Aviemore Highland Resort v Cairngorms National Park Authority,

Inverness Sheriff Court – Appeal Hearing, 24th March 2009

We are currently awaiting the decision of the Sheriff Principal in an appeal against the interim judgement in this case. The Cairngorms National Park Authority (CNPA) had served a notice under section 14 of the Land Reform (Scotland) Act 2003 requiring the Aviemore Highland Resort (AHR) to remove a fence and hedge which blocked access between the Resort and the centre of Aviemore. The interim judgement had indicated that, although the obstructions had been in place before the 2003 Act came into force, they were continuing obstructions which could be the subject of a valid section 14 notice. This would not be retrospective operation of the Act. This was only an interim judgement because the Sheriff said that there should be a further hearing on whether the obstructions had been put in place for justifiable land management reasons.


AHR appealed on the basis that a section 14 notice could not be served in relation to works or actions or omissions entirely prior to the 2003 Act coming into force. It was not valid to argue that obstructions had continuing effect after the Act came into force. The Act should only apply to acts carried out after it came into force. There had been no concept of access rights before the Act, and there could have been no obstruction before that date.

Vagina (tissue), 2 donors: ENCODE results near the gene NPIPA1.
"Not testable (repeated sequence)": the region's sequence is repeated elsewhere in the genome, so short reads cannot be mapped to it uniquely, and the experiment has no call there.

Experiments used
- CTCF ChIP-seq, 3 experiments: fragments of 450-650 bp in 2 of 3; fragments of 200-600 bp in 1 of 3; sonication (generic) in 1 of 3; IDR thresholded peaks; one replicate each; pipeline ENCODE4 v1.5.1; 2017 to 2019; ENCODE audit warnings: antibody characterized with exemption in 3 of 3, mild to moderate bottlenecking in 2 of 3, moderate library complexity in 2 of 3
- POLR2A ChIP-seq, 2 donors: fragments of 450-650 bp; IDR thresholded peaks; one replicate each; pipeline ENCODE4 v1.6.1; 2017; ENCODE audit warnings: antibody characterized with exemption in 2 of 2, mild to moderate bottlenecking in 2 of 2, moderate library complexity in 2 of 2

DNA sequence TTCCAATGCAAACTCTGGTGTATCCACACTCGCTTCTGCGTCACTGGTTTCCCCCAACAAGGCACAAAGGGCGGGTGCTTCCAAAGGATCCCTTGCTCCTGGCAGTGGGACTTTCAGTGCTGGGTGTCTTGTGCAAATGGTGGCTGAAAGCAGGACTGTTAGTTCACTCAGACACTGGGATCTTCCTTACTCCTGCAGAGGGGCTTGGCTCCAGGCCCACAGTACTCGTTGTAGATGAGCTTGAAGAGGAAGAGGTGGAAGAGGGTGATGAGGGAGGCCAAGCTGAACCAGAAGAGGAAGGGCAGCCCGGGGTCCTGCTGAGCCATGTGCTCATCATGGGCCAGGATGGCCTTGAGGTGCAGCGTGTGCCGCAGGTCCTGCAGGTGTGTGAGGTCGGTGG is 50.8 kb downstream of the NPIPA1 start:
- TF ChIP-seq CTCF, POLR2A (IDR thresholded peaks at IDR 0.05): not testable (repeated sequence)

It was argued for CNPA that the section 14 notice had been served in relation to a state of affairs that was existing at the date of the service of the notice. The date that the obstruction had first been put in place was not important. The test was whether the obstruction was in place at the date of service of the notice, and whether such obstruction was to prevent or deter access rights. When deciding whether to serve a notice, the access authority does not have to consider the date when the obstruction was first put in place, but only whether there is an obstruction on the date of the notice.